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My Owlish Encounter, Submitted by S.K. Saksena
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All of us in school learnt collective nouns like, a ‘bunch’ of kids, a ‘pack’ of wolves, an ‘army’ of ants, a ‘gaggle of geese’, a ‘troop’ of monkeys, a ‘pride’ of lions, etc. These appear to be quite commonplace. Then there are some amazing ones like, a ‘coalition’ of cheetahs. I did not know that even cheetahs do not have majority rule in their territories and have to make do with coalition politics, like the practice in our country, India. Or a ‘congregation’ of alligators, which makes me visualize the alligators wending their way to church every Sunday! But nothing has caught my fancy, as much as – a ‘parliament’ of owls! Whichever worthy coined the connection between the two must have had a great sense of humour. Was he or she paying a compliment to the supposed wisdom of the owls or leering at the spooky behaviour of parliamentarians? Whatever it be, my humble abode in Powai, Mumbai, was duly honoured by the visit of one such parliamentarian.
It was my lazy Saturday afternoon siesta time, when I heard my wife shouting excitedly, to wake up and come to the kitchen. I thought there was some problem with the cooking gas. But when I reached the kitchen, she asked me to look out of the kitchen window. I could only see a neighbour drying her hair in her balcony. Did I need to be woken up, just for this? After a lot of gesturing, it dawned on me that she was pointing towards our own kitchen ledge. Sure enough, a creature I had never seen before was sitting still on the perch, as unflappable as a Yogi. It was an owl and not an ordinary one at that. A white owl, with a heart-shaped brown rim on the face. I grabbed my camera and clicked. Even the flash of the camera failed to disturb the distinguished parliamentarian, in any way. Then I realized, that we were hosting during daytime, a nocturnal creature. Blind during the day and a beast of prey at night!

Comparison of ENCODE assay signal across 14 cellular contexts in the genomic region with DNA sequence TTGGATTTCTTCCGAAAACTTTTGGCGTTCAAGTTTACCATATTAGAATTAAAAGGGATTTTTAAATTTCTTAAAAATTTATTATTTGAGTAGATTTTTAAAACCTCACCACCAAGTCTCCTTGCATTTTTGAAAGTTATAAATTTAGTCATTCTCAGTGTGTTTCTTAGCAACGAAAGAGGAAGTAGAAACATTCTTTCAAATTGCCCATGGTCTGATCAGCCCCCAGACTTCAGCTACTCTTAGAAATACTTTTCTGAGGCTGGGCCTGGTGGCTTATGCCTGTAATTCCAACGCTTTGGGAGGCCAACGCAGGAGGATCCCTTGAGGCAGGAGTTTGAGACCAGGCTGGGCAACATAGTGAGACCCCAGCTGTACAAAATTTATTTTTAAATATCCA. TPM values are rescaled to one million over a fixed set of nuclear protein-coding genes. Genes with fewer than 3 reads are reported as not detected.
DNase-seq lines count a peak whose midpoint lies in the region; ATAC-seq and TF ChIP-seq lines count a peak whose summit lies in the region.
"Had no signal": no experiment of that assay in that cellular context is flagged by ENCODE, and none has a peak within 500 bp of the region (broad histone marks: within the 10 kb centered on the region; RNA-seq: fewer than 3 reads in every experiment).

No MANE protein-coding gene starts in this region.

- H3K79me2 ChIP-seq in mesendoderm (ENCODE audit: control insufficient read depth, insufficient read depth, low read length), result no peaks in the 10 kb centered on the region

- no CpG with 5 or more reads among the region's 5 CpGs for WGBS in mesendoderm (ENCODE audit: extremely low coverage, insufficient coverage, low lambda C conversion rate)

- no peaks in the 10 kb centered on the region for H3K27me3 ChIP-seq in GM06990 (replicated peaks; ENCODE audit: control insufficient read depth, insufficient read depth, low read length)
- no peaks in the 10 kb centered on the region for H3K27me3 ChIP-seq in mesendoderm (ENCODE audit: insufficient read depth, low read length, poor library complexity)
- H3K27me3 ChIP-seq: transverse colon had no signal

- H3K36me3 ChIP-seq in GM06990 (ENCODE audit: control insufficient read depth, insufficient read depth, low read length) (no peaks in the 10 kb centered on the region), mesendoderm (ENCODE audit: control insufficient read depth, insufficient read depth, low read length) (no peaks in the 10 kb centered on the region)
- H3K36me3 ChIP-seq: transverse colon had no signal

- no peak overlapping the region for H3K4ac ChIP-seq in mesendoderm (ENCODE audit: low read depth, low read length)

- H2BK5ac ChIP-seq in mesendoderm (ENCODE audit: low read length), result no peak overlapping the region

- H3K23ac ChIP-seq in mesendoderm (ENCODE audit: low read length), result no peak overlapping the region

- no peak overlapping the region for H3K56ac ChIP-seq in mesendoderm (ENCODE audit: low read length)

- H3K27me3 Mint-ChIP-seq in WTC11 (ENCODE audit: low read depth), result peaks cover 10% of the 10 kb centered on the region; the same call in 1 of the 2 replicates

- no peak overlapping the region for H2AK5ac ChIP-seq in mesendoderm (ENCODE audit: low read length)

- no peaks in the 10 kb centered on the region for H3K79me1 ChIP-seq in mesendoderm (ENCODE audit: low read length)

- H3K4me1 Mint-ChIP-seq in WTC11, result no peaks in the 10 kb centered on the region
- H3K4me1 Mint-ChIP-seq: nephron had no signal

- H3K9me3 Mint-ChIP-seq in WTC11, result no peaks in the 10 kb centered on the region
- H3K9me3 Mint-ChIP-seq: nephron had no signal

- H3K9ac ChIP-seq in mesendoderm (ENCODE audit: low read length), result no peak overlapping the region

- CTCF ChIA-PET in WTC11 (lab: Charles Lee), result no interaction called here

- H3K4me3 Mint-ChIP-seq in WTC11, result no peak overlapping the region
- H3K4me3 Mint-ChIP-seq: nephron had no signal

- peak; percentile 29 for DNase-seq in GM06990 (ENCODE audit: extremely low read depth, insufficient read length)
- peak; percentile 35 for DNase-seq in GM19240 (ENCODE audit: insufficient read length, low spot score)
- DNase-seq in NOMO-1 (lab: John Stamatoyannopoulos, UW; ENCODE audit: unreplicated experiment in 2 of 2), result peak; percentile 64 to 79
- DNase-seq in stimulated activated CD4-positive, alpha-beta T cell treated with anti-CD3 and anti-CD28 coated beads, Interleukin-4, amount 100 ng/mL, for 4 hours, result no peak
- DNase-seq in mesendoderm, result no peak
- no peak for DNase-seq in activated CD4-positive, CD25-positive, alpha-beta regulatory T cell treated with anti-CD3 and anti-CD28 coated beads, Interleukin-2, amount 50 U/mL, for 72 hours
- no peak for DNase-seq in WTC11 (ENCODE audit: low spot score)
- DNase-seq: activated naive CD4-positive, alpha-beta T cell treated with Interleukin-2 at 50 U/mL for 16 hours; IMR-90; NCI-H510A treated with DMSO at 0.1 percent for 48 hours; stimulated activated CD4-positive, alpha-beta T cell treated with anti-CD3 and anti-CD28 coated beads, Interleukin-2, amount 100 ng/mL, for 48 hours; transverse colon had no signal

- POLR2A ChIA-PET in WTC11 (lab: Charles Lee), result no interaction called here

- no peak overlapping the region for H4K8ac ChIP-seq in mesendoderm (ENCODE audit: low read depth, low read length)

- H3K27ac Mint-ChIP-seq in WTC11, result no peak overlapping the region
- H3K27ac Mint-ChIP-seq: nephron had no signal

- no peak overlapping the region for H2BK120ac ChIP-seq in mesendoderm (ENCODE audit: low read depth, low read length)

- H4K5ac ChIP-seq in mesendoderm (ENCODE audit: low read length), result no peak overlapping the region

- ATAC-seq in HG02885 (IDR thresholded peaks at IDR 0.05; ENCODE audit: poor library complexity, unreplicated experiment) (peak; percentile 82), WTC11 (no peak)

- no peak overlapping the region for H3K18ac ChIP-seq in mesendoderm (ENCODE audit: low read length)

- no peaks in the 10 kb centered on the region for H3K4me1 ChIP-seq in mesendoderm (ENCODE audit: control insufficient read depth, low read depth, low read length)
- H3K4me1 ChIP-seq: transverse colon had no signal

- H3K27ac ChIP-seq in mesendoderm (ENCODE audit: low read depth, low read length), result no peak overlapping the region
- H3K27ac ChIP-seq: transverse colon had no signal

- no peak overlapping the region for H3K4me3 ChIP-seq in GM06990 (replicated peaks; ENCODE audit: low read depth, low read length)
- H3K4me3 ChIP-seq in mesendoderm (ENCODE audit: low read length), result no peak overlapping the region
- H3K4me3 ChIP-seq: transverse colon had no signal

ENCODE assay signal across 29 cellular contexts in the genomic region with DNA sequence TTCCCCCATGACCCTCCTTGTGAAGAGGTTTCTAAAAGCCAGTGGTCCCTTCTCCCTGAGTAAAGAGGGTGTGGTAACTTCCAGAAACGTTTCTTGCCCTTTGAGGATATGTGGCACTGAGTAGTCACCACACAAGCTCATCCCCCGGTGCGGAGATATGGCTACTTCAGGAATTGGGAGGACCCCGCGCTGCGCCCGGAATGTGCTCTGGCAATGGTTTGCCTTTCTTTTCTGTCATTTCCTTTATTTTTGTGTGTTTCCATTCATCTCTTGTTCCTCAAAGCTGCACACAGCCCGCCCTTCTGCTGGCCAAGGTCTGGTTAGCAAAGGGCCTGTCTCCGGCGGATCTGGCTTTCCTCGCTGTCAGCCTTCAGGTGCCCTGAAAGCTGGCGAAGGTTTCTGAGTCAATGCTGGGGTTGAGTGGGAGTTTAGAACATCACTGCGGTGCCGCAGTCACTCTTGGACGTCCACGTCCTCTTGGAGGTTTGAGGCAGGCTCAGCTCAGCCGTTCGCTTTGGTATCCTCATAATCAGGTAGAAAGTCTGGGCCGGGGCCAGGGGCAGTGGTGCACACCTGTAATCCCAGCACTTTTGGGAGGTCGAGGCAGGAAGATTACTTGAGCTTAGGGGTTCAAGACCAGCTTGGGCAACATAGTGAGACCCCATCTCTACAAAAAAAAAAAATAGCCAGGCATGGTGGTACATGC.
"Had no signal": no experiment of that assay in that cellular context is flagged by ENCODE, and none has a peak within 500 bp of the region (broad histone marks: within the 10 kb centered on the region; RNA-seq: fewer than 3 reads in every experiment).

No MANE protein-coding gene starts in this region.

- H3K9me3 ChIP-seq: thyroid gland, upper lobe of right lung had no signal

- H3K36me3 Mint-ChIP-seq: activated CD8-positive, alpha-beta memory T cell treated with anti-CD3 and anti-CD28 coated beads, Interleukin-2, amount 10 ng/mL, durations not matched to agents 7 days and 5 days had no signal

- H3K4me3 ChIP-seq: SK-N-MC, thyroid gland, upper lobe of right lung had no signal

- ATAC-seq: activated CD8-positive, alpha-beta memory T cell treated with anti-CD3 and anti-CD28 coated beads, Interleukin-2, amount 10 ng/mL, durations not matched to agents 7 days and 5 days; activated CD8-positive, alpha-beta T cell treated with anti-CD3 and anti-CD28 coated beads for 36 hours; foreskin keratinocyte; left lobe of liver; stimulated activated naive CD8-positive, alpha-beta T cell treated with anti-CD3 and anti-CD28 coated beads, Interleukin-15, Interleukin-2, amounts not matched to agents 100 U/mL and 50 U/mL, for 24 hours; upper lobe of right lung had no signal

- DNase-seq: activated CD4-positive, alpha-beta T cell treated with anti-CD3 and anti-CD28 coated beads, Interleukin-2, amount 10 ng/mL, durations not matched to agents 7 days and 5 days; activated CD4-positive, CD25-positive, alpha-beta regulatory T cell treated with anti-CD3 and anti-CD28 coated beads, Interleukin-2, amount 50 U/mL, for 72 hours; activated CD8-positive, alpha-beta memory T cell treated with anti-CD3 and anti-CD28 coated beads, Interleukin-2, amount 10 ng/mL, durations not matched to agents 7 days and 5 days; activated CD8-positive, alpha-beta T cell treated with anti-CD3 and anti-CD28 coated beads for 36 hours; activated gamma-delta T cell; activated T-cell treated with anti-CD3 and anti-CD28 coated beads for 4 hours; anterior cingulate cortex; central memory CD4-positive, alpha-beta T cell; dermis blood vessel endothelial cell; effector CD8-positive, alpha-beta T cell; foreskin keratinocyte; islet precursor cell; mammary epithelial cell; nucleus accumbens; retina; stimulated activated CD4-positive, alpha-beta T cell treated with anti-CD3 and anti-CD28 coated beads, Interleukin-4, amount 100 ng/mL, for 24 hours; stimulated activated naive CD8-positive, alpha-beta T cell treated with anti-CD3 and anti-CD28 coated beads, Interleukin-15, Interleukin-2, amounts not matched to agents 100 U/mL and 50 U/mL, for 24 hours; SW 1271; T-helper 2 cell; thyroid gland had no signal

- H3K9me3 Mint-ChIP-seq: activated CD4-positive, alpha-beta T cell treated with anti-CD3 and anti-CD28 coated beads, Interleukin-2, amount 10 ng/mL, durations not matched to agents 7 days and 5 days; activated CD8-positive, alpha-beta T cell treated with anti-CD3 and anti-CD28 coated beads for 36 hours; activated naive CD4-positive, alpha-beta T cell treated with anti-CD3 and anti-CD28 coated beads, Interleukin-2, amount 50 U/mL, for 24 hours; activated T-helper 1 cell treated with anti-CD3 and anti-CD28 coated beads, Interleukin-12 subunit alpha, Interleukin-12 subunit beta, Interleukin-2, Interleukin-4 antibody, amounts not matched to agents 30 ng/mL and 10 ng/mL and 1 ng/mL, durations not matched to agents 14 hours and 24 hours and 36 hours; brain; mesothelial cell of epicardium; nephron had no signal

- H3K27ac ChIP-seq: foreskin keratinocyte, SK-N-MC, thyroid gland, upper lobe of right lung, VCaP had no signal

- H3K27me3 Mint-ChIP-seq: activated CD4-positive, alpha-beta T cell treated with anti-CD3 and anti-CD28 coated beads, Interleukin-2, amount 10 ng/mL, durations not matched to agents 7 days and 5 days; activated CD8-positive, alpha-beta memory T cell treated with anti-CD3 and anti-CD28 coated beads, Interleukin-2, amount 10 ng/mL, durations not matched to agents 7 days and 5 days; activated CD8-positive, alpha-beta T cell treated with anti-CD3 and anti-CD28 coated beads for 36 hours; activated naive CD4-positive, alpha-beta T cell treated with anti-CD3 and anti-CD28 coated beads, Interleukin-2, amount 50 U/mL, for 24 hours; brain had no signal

My wife rang up the neighbours, and soon we had a ‘brood’ of excited children clicking away with their cameras or mobiles (citizen journalists!) and their equally excited mothers. Through all this excitement, fuss and noise the distinguished visitor stayed as still as a stuffed bird in a museum of Natural History, were it not for an occasional wink! The last of our inquisitive neighbours left and as we also turned in for the day, but the visitor just stayed put on the ledge. Come early morning and we found that our honoured guest must have flown away at nightfall for its daily nocturnal repast. This owlish encounter made me dig into my encyclopedias, and it turned out that the parliamentarian we had hosted the other day is known as ‘barn owl’. While the owls are generally caricatured with a graduation cap, possibly signifying their supposed wisdom, most cultures regard the presence of an owl as an evil omen, belonging more to Harry Potter’s world. Any way, not to give up so easily, I have consoled myself, that we had a visitation from no one less than the very avian steed of Lakshmi, goddess of wealth. So a lottery windfall is very much in order!
After leaving our perch, our honoured guest hit the headlines in Times of India. It appears that our parliamentarian ran into some trouble and got trapped in a fourth-floor flat nearby. But the kindly members of the NGO- PAWS rescued the beast and handed it over to the officials of Forest department. I wonder, whether our visitor is right now enjoying the freedom of the wild, or the perks of being a parliamentarian!





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